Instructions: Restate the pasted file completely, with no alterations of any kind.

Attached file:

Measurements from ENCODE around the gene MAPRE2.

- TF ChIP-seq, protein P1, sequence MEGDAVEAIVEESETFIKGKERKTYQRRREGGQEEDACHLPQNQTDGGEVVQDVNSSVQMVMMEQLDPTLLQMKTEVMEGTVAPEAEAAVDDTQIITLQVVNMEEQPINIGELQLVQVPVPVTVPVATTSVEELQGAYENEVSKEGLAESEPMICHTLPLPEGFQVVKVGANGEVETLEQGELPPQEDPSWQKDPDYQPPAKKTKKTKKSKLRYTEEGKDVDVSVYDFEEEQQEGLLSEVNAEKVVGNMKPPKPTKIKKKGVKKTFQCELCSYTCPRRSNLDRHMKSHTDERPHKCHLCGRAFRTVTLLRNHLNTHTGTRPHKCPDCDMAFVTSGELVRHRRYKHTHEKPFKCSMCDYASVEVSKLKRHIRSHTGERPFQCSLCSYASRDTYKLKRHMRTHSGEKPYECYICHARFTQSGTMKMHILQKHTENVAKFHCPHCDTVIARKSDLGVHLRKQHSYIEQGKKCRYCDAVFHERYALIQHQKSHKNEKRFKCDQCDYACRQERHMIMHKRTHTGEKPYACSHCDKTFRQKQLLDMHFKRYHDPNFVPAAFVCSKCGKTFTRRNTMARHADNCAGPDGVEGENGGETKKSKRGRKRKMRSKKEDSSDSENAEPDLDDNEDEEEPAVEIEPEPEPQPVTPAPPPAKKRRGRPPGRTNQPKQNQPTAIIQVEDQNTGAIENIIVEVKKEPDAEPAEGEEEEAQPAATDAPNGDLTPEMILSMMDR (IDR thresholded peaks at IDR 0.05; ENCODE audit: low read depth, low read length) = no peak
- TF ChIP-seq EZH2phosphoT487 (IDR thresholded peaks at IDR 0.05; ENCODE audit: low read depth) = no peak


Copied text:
Measurements from ENCODE around the gene MAPRE2.

- TF ChIP-seq, protein P1, sequence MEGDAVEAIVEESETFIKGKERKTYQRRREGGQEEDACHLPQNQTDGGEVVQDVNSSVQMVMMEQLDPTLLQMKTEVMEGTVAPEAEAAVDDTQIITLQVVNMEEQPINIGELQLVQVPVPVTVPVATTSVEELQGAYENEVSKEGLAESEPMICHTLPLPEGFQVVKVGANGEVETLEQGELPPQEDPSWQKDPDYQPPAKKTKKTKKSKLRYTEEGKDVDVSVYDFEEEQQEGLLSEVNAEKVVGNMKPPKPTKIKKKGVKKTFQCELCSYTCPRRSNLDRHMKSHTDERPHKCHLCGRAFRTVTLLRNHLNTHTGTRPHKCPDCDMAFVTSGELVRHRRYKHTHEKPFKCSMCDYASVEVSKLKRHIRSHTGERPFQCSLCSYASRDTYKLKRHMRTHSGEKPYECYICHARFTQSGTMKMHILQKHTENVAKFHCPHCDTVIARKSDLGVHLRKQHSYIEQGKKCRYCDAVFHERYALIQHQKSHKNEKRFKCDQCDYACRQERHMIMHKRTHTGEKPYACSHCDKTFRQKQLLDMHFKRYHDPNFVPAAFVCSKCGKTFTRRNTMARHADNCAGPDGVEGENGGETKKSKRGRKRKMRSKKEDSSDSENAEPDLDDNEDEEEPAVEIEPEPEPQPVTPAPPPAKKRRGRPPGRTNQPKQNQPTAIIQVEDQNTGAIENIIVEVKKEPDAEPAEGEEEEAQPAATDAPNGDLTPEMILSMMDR (IDR thresholded peaks at IDR 0.05; ENCODE audit: low read depth, low read length) = no peak
- TF ChIP-seq EZH2phosphoT487 (IDR thresholded peaks at IDR 0.05; ENCODE audit: low read depth) = no peak